Forum for Science, Industry and Business

Sponsored by:     3M 
Search our Site:

 

How to best protect children in side-impact crashes

13.09.2005


Researchers from The Children’s Hospital of Philadelphia say restraints, other passengers in rear seat reduce risk



Researchers at The Children’s Hospital of Philadelphia will present today a series of findings aimed at enhancing protection for children in side-impact car crashes at the Scientific Conference of the Association for the Advancement of Automotive Medicine (AAAM). The findings demonstrate that children fare better in side-impact crashes if they are restrained and if they are seated with other occupants in the back seat, and they emphasize the protective benefits of high back booster seats in these crashes for 4-to 8-year-olds.

The original findings are based on real-world crash data from Partners for Child Passenger Safety (PCPS), a research partnership of Children’s Hospital and State Farm Insurance Companies. In addition to the new findings, PCPS research being presented at the conference confirms that children riding in passenger cars and light truck vehicles, such as SUVs, are at increased risk of injury in a side-impact crash when their vehicle is struck by a light truck.


"Side impacts are the second most common fatal crash type after frontal crashes and require focused attention from the safety community," says Kristy Arbogast, Ph.D., Associate Director of Field Engineering, TraumaLink, The Children’s Hospital of Philadelphia. "Most importantly, we need to focus on the most vulnerable occupants-- children."

According to the National Highway Traffic Safety Administration (NHTSA), 42 percent of child fatalities to rear-seated children ages 0 to 8 years occur in side-impact collisions. Overall, side-impact crashes kill about 300 American children under age 8 each year and result in more severe injuries at lower crash severities than frontal collisions.

The Children’s Hospital researchers hope the new findings provide NHTSA and the auto industry with information that can be used to enhance performance testing and safety design that take into account the unique safety needs of child occupants. The recently passed SAFETEA (Safe, Accountable, Flexible, and Efficient Transportation Equity) Act of 2005 requires NHTSA to upgrade its side-impact standard by July 1, 2008.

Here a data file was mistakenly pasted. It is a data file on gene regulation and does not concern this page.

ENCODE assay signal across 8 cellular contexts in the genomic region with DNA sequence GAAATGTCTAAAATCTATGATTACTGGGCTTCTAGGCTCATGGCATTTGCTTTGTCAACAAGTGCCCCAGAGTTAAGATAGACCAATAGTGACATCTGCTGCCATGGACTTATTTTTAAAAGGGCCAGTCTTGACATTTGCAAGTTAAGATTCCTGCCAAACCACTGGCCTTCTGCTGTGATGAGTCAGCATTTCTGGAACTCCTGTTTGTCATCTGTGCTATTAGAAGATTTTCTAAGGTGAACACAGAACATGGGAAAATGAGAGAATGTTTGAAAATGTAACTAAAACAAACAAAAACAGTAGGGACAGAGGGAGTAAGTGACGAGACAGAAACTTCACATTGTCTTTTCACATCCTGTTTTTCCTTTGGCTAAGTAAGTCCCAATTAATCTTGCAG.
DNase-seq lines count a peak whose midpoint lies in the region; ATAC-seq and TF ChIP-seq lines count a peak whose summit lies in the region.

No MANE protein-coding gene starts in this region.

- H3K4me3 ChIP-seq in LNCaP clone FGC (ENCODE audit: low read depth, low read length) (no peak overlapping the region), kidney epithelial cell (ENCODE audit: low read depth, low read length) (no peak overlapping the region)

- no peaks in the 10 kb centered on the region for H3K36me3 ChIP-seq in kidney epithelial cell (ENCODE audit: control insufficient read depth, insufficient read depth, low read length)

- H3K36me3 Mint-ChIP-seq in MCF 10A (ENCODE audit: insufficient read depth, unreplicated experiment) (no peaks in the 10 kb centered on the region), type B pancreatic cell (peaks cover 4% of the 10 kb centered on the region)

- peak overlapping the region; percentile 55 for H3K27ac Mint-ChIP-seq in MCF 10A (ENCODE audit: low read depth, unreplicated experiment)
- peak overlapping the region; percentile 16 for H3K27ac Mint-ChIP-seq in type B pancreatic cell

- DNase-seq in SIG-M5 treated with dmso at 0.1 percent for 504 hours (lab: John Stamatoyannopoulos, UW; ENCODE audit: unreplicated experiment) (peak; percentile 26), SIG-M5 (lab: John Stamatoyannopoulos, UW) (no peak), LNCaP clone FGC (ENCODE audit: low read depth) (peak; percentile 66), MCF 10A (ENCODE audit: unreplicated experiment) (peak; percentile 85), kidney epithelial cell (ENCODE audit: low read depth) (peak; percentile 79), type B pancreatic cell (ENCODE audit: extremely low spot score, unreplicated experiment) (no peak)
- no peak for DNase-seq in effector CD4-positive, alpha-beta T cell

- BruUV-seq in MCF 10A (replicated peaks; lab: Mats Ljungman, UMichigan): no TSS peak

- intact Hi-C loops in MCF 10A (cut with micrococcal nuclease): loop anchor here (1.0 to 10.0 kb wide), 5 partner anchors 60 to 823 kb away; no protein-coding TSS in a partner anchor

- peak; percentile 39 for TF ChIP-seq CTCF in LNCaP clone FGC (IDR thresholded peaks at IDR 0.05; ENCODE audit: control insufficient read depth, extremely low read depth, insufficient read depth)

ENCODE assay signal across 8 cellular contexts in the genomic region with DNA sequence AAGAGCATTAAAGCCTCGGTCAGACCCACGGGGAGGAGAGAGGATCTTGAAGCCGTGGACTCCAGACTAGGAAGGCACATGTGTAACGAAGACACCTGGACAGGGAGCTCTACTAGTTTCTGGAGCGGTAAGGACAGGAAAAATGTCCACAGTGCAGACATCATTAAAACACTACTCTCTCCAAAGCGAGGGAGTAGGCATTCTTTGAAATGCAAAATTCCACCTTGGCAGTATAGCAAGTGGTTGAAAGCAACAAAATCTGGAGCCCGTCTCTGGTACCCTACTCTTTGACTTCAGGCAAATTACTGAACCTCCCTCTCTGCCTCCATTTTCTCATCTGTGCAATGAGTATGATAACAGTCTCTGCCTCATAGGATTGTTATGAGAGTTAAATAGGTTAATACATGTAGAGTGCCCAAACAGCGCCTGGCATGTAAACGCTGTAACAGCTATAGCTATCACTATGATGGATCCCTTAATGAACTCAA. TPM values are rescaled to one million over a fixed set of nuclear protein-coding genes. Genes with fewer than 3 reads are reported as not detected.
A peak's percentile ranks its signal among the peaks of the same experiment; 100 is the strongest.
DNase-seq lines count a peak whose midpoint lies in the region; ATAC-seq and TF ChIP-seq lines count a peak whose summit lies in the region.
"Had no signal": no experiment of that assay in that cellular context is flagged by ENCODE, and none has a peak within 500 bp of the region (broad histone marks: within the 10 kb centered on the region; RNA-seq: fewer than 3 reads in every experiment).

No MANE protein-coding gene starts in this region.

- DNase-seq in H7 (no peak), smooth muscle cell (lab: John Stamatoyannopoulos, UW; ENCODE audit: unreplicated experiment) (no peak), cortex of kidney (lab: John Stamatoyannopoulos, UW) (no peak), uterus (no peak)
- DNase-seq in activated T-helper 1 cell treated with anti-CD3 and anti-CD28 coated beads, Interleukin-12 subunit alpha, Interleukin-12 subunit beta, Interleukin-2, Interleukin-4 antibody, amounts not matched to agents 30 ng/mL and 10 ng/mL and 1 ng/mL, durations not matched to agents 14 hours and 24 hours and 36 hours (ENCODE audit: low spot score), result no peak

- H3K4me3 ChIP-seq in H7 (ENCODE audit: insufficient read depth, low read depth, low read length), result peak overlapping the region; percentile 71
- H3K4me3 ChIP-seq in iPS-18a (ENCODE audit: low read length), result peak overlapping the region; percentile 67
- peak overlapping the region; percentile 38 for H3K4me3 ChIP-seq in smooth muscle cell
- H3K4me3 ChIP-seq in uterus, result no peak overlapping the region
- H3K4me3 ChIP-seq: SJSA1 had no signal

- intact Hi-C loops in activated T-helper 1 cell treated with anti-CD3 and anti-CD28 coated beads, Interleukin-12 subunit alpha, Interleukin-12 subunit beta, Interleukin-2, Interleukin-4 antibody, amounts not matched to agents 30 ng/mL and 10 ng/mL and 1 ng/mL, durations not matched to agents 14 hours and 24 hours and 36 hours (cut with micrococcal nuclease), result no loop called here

"In addition to providing new insights into child occupant safety in side-impact crashes, our findings demonstrate the effectiveness of using age- and size- appropriate restraints and rear seating in preventing injuries in this crash direction," said Kristy Arbogast. "Correct restraint use and rear-seating for children, this is the message we need to convey to parents."

Key findings from the PCPS research study that were presented at the AAAM Conference:

"Effectiveness of High Back and Backless Belt-Positioning Booster Seats in Side impact crashes"

  • Belt-positioning booster seats provided a 58 percent overall reduction in risk of injury to 4-to 8-year-olds in side-impact crashes as compared with seat belts alone. (These findings support prior PCPS research, which shows booster seats to be 59 percent effective in reducing injury risk to 4-to 8-year-olds in crashes of all impact directions.)
  • The risk reduction provided by booster seats in side-impact crashes varied by booster seat type: 4-to 8-year-olds riding in high back booster seats were at a 70 percent reduction in injury risk, while those in backless boosters did not experience a statistically significant risk reduction as compared with seat belts alone.
  • However, both types of booster seats provided significant protection from "seat belt syndrome" injuries to the internal abdominal organs and lumbar spine. Most of the injuries to children seated in backless booster seats were head injuries.
  • Possible explanations for non-significant reduction in injury risk for backless booster seats are that parents may be less likely to use to use the shoulder belt- positioner that comes with backless booster seats and that high back boosters have a contoured back that may better contain the occupant in side-impact crashes.

"Effect of Increased Rear Row Occupancy on Injury to Seat Belt Restrained Children in Side impact Crashes"

  • Seat belt restrained children aged 4 to 15 who were riding in the rear row of passenger cars reduced their risk of injury by up to 58 percent in side-impact crashes if they were riding with another seat-belted passenger in the rear row. The data suggests that development of a restraint system that limits side-to-side motion would be effective in reducing injury during side-impact crashes.
  • Initial analyses showed that head injuries were the most frequent injury in all seating positions, with struck-side and center-seated occupants having similar risks of injury and non-struck side occupants at the lowest risk of injury.